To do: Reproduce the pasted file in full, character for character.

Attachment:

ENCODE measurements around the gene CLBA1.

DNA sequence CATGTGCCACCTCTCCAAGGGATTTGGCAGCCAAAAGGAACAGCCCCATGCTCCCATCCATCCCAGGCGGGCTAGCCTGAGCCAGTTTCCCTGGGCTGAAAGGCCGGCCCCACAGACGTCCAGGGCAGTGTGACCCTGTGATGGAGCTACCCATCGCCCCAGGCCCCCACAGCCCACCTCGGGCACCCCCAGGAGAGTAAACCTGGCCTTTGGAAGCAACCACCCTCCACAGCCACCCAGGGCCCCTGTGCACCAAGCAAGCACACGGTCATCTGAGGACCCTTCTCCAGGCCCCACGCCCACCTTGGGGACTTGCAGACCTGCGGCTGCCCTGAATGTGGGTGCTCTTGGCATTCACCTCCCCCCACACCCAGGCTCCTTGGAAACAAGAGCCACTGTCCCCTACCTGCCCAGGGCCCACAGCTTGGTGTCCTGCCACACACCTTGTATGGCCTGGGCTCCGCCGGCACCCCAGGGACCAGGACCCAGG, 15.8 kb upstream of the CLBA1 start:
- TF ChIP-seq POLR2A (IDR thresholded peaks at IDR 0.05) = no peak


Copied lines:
ENCODE measurements around the gene CLBA1.

DNA sequence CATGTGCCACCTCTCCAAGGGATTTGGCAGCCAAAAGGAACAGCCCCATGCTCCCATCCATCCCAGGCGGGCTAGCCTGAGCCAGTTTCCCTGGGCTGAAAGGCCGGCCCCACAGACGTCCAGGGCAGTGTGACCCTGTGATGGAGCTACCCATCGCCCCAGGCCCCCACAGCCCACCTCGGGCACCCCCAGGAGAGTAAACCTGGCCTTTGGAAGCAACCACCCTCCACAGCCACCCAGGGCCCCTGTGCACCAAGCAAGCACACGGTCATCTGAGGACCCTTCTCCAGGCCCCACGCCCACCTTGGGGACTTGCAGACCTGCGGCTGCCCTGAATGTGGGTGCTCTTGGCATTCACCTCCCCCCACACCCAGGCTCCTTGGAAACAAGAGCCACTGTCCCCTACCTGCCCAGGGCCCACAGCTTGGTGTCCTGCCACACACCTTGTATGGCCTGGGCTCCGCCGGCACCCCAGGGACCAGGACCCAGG, 15.8 kb upstream of the CLBA1 start:
- TF ChIP-seq POLR2A (IDR thresholded peaks at IDR 0.05) = no peak